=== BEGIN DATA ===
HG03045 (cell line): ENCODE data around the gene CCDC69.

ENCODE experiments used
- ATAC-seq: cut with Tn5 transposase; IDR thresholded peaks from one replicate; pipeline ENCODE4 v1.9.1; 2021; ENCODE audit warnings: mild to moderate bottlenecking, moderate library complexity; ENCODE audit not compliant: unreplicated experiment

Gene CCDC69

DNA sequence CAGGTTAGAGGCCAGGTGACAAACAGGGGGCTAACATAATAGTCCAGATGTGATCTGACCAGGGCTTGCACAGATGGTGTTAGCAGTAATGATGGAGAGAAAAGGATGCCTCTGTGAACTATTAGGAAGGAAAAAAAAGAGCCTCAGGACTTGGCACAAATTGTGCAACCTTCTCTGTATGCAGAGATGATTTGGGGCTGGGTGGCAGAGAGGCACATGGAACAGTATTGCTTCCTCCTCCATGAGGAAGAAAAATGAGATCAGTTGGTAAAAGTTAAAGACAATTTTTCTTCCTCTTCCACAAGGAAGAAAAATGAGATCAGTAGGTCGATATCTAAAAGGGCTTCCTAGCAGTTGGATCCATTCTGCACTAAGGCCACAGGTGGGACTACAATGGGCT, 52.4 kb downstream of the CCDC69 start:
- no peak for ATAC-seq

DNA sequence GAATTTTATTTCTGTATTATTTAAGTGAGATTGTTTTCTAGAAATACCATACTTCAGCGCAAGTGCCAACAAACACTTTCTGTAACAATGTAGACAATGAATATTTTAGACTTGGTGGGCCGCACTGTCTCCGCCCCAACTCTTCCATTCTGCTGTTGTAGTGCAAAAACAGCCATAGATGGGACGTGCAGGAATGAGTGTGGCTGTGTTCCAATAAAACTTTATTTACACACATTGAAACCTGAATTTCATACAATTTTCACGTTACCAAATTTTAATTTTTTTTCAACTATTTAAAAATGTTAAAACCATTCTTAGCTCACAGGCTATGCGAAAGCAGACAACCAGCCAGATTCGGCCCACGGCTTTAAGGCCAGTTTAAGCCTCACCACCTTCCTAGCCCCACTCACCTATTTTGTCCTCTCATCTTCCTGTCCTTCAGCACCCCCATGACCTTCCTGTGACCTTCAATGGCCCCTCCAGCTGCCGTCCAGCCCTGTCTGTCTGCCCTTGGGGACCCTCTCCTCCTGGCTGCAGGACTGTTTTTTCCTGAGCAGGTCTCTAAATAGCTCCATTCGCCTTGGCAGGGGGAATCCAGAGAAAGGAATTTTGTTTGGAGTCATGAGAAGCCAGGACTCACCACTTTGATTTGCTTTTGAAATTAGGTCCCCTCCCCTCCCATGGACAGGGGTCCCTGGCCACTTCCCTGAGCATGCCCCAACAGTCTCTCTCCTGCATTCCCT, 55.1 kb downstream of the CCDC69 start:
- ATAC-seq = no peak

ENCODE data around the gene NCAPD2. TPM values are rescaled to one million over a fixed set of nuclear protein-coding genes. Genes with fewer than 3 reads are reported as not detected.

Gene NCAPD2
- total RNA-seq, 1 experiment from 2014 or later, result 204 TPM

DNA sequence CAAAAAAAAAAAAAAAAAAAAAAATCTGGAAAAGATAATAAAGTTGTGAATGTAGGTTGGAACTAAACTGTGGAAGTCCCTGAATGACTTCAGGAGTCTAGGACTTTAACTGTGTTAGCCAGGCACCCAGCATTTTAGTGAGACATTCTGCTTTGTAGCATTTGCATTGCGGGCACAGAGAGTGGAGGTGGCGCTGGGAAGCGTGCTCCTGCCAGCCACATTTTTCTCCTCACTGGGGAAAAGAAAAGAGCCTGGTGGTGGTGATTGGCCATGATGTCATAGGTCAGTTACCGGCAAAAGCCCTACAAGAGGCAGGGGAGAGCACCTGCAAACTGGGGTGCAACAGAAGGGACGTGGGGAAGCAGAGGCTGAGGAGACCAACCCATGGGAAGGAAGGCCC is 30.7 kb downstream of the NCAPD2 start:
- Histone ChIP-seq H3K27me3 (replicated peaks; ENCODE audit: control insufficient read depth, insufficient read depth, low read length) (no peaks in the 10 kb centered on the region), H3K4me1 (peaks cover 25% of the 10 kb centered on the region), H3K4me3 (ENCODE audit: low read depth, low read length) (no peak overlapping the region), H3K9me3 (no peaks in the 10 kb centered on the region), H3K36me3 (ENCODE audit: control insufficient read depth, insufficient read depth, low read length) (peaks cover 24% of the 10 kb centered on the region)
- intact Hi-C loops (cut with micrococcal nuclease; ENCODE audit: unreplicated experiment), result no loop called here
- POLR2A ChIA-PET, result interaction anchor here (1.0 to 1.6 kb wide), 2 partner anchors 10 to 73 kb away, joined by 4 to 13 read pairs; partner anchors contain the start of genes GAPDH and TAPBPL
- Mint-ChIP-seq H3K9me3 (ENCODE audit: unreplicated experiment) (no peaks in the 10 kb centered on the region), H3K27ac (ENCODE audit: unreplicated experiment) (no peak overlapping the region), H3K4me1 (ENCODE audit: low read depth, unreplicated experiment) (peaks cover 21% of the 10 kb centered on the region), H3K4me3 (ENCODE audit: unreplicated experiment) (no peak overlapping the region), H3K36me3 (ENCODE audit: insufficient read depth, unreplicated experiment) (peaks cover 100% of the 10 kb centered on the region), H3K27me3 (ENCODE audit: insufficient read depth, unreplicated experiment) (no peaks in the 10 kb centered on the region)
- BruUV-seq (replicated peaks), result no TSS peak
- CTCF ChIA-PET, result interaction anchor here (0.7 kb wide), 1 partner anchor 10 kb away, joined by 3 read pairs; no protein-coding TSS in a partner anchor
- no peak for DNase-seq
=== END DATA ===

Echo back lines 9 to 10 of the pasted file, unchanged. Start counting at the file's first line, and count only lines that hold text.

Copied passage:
ENCODE data around the gene NCAPD2. TPM values are rescaled to one million over a fixed set of nuclear protein-coding genes. Genes with fewer than 3 reads are reported as not detected.

Gene NCAPD2